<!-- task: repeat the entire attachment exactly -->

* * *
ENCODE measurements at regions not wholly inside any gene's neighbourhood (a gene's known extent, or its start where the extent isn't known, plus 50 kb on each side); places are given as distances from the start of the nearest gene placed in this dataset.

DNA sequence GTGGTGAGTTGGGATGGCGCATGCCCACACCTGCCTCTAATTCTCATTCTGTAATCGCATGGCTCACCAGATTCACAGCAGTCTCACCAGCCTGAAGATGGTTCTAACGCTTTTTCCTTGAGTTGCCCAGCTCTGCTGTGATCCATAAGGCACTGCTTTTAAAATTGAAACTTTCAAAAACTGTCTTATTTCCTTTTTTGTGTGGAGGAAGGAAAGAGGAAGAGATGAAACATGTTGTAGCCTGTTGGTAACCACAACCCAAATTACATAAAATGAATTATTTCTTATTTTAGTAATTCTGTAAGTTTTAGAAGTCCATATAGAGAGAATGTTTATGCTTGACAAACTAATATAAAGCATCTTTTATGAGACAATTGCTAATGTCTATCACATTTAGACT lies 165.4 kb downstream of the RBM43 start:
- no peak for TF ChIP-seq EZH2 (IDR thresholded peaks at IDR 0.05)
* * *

ENCODE measurements at regions not wholly inside any gene's neighbourhood (a gene's known extent, or its start where the extent isn't known, plus 50 kb on each side); places are given as distances from the start of the nearest gene placed in this dataset.

DNA sequence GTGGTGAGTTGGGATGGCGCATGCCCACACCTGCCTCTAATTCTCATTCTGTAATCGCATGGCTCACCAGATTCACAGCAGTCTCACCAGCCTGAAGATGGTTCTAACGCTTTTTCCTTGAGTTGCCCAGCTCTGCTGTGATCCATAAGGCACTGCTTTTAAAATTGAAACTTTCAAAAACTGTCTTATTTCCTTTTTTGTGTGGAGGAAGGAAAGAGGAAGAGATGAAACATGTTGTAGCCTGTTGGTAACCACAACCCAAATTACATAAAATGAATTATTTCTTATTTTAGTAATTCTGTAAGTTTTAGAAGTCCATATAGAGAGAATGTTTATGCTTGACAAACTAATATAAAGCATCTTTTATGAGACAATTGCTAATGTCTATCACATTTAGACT lies 165.4 kb downstream of the RBM43 start:
- no peak for TF ChIP-seq EZH2 (IDR thresholded peaks at IDR 0.05)